Analyzing VoIP Architecture Models in Brief
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Analyzing VoIP Architecture Models in Brief

By Enterprise Networking Mag | Tuesday, February 26, 2019

Voice over Internet Protocol (VoIP)Voice over Internet Protocol (VoIP) or IP telephony is the transmission of voice and multimedia over the internet protocol. It is enabled by a group of technologies and methodologies used to deliver voice communication over the internet and other networks. Most businesses today use a combined network for voice and data that runs VoIP for Calling. To deploy VoIP there are three architectures, in the first on-premise model an IP-aware PBX server is installed directly on corporate LAN. Second model utilizes the modern SaaS VoIP system where management, call, and session control, all are located in public cloud. The third infrastructure combines cloud and on-premise operation management to form a hybrid cloud infrastructure.

With the changing needs of business, VoIP platforms are evolving to support business operations. A shift towards the mobile workforce, which is flexible is impacting the VoIP deployment. Enterprises are migrating their VoIP platforms to public cloud and hybrid cloud from on-premise, creating a mobile-first mindset within the IT department. As there are three models available to deploy VoIP platforms and establish a seamless communication one must analyze each one and decide according to business requirements.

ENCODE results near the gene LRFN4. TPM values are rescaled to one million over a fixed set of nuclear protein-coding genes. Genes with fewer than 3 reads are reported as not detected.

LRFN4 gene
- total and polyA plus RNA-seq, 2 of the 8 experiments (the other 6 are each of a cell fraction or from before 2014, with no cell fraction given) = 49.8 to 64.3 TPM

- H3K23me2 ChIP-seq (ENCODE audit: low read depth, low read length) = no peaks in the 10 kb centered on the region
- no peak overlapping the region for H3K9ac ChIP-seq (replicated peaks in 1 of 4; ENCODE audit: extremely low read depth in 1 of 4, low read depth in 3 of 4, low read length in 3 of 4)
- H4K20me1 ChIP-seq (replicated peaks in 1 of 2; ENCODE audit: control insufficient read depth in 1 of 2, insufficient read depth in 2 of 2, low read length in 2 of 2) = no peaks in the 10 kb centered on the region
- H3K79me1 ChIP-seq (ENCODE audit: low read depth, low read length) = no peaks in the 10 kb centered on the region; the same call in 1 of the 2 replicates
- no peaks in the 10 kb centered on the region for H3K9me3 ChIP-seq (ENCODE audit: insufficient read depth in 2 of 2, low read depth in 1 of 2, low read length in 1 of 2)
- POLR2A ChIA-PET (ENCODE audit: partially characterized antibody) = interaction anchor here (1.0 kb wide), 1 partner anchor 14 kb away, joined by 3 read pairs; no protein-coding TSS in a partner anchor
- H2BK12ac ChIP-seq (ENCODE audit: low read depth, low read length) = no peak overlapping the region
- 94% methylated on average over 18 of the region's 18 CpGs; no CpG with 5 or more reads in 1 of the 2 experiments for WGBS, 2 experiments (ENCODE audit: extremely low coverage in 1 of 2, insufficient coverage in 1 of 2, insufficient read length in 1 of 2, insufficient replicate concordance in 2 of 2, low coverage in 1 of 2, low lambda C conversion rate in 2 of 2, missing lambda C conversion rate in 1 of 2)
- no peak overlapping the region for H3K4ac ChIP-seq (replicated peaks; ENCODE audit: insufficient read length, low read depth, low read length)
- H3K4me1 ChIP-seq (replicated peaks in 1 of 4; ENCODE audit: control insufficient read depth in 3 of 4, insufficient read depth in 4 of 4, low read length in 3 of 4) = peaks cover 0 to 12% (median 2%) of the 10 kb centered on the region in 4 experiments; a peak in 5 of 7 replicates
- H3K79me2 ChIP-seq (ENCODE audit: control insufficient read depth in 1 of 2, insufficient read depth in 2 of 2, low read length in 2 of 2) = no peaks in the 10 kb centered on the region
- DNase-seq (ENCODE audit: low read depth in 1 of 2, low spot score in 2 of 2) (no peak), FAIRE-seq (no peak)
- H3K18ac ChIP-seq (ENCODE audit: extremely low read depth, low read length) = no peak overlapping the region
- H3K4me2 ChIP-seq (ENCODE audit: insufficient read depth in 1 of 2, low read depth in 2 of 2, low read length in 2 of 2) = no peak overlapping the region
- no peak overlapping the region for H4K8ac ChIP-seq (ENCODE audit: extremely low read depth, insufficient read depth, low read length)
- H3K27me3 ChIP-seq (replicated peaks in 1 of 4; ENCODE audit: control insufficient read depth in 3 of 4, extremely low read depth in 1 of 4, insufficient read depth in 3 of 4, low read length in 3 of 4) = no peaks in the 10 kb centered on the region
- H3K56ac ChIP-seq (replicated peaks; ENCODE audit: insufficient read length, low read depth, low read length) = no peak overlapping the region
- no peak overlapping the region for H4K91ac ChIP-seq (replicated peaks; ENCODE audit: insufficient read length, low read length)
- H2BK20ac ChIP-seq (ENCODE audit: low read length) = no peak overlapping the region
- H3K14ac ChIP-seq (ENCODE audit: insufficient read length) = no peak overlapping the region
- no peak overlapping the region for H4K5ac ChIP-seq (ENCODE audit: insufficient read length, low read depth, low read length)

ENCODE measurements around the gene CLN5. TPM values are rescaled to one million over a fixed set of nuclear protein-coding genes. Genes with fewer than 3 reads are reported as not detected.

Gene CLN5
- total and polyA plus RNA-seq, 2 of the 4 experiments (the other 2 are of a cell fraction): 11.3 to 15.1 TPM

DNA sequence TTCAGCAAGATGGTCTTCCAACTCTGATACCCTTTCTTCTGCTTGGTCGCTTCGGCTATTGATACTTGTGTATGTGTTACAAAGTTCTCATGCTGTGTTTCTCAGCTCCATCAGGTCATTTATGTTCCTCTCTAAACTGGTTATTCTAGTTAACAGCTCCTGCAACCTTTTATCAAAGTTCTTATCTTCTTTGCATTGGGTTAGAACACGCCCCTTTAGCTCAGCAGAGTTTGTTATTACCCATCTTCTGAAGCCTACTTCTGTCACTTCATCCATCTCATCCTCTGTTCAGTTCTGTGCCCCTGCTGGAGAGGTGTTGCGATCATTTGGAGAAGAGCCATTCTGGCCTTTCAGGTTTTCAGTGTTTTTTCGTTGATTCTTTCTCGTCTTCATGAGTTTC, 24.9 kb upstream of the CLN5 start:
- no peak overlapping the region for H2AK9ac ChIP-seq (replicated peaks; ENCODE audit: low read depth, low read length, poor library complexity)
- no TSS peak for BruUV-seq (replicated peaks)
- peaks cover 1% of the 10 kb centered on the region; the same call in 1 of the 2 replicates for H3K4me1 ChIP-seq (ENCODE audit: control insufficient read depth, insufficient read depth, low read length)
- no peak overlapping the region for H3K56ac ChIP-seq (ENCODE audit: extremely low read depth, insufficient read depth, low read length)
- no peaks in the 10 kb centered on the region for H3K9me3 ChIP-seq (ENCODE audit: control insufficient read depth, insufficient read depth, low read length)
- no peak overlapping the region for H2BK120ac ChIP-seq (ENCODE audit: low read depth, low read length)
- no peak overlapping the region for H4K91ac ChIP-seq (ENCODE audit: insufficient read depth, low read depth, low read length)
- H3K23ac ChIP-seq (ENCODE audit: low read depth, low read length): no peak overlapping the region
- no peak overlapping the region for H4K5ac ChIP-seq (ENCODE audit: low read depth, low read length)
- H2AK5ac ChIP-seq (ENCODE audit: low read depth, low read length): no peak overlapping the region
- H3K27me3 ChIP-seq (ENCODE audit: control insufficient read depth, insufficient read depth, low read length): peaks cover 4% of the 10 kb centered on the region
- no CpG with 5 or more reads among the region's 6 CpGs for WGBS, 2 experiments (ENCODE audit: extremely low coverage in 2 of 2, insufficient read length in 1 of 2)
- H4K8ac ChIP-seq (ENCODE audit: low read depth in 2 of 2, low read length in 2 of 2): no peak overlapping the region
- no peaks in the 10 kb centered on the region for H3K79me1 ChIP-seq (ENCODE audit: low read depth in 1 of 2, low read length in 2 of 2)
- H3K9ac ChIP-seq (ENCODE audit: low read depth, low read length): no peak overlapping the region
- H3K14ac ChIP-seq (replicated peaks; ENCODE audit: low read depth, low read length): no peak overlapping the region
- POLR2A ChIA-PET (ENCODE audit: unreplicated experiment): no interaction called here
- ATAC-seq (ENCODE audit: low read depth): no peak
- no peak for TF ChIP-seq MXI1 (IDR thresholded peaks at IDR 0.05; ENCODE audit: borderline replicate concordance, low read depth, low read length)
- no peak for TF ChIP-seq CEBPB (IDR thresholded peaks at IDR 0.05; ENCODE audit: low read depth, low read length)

VoIP Companies: VirtualPBXPulsar360, IncSangoma TechnologiesKCG Communications.

Starting with on-premise architecture; it requires initial hefty investments to be made in communication servers, SBCs, and phones to deploy VoIP platform. Further, the desk and conference phones connect with VoIP communication server and register it. After establishing a communication channel over the LAN using IP, local servers are capable of managing setup, teardown, and routing. It routes the calls via SBCs that acts as a facilitator between private VoIP and public switched telephone network. On-premise system benefits mostly firms with most users working within the local LAN.

On the other hand, SaaS VoIP architecture does not require hefty investments as it resides in the public cloud as businesses pay for user license. VoIP server management and security are part of the cloud vendor, off-loading responsibilities from business administrators. As SaaS model provides enterprise level services at cheap cost and requires less in house talents; it is advisory for SMBs to utilize the same.

Earlier discussed models have own benefits but at times large businesses prefer to go for the combine approach hybrid cloud in which the server resides within the company’s LAN but can provide several cloud administration and remote operation benefits supporting mobile operations. Additionally, security in the hybrid cloud is managed by both service provider and customer bridging the gap between on-premise and SaaS model.

Check out: Top VoIP Companies.

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